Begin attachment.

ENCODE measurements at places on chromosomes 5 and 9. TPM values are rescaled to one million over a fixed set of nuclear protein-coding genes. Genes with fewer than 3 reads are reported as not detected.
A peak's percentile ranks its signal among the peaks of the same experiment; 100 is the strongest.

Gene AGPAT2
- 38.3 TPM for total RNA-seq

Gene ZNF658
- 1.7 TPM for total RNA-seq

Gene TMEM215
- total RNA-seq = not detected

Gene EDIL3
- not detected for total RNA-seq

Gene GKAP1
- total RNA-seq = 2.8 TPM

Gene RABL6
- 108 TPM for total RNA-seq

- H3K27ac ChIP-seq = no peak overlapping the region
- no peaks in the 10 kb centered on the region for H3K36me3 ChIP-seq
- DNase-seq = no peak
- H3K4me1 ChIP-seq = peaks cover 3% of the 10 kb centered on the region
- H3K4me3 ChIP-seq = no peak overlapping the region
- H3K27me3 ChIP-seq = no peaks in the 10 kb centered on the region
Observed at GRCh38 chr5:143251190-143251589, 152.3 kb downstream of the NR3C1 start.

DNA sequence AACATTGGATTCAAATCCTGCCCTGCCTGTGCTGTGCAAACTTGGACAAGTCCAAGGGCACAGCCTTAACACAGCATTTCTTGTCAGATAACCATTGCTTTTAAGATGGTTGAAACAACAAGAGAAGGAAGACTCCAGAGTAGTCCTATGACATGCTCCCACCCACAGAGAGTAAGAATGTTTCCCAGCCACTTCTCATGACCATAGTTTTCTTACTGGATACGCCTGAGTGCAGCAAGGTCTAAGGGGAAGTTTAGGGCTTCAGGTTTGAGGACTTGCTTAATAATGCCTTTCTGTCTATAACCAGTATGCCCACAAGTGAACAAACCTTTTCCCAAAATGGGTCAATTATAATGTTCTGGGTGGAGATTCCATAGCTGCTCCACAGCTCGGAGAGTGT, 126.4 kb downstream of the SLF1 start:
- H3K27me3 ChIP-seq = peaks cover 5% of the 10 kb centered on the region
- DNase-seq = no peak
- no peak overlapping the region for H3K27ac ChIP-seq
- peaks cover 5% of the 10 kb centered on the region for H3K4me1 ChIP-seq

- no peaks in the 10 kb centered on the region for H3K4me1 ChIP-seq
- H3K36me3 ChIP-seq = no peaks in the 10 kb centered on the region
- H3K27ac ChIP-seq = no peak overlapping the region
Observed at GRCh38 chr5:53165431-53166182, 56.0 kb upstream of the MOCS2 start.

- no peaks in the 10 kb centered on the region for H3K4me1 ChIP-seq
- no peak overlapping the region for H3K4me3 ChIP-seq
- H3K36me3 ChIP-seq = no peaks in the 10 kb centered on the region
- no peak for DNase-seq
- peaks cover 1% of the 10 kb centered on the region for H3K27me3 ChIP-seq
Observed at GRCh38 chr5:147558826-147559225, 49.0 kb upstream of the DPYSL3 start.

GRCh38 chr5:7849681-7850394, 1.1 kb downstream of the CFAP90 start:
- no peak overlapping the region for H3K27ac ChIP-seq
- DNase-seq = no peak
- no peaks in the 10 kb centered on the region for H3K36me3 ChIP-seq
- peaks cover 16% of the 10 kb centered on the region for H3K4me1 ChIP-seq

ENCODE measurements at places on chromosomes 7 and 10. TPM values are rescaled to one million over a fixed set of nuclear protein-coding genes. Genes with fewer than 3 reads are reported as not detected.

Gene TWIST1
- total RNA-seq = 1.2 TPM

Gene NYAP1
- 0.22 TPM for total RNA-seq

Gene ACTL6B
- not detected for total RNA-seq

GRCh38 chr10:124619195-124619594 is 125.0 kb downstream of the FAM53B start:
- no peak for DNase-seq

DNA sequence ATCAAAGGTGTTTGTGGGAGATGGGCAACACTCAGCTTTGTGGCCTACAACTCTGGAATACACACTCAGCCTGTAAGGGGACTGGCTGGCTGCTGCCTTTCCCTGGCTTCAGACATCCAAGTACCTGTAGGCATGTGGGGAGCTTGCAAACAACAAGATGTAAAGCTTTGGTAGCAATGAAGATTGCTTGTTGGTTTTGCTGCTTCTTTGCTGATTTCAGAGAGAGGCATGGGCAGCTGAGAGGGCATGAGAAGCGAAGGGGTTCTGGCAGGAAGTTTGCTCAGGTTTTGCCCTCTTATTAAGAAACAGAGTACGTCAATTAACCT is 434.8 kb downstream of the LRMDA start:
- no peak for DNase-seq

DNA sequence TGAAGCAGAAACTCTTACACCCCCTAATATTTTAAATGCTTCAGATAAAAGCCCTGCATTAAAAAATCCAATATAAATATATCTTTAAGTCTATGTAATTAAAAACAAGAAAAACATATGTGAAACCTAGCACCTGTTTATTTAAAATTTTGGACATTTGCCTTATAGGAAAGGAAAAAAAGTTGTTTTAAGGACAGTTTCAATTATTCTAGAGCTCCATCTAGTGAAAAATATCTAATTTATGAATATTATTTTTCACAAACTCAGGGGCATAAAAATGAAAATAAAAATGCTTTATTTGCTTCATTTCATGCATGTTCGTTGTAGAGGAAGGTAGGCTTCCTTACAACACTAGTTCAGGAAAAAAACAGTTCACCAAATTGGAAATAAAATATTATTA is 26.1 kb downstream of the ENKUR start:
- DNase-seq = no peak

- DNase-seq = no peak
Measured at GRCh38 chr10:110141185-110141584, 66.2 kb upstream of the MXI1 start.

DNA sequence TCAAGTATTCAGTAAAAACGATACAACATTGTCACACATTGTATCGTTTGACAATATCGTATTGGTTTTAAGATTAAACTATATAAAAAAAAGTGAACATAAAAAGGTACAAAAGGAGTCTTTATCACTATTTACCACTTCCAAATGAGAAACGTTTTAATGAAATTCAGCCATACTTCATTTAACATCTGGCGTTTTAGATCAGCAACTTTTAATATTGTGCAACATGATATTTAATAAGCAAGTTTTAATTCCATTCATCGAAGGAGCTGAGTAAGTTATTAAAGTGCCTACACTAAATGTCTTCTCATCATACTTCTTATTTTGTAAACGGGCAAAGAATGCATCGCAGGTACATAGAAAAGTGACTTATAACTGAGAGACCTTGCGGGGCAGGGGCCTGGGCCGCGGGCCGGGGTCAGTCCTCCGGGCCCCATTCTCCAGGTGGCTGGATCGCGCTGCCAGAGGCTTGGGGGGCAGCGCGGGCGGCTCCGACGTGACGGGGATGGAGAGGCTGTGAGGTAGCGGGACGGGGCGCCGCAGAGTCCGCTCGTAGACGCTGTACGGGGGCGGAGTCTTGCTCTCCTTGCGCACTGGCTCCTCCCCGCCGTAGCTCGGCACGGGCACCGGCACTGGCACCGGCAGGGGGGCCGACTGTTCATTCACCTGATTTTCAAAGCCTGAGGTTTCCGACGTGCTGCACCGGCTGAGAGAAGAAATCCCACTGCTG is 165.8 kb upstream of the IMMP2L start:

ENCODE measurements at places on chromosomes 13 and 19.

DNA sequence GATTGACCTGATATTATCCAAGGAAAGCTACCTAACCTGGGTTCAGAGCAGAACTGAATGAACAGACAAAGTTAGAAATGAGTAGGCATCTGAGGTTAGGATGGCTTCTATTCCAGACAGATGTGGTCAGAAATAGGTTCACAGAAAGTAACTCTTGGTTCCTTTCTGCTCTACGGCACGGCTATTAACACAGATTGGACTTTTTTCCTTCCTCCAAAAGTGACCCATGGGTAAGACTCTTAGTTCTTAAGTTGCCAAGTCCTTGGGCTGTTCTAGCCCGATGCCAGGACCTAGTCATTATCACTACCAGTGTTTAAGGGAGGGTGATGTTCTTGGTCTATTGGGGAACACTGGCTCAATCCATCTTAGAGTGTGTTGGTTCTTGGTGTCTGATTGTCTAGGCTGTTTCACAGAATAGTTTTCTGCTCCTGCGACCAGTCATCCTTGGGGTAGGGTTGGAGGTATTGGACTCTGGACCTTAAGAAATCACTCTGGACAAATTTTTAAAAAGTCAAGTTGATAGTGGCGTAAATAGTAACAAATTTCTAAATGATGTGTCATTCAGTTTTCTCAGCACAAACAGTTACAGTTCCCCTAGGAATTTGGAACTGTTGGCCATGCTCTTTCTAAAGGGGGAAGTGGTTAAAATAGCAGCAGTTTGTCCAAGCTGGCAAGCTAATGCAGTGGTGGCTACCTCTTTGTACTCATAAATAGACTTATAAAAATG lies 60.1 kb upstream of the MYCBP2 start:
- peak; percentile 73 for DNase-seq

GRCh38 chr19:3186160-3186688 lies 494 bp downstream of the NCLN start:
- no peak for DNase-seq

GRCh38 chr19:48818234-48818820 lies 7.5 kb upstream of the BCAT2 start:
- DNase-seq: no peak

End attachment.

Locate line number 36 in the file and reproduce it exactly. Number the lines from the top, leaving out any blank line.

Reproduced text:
Observed at GRCh38 chr5:147558826-147559225, 49.0 kb upstream of the DPYSL3 start.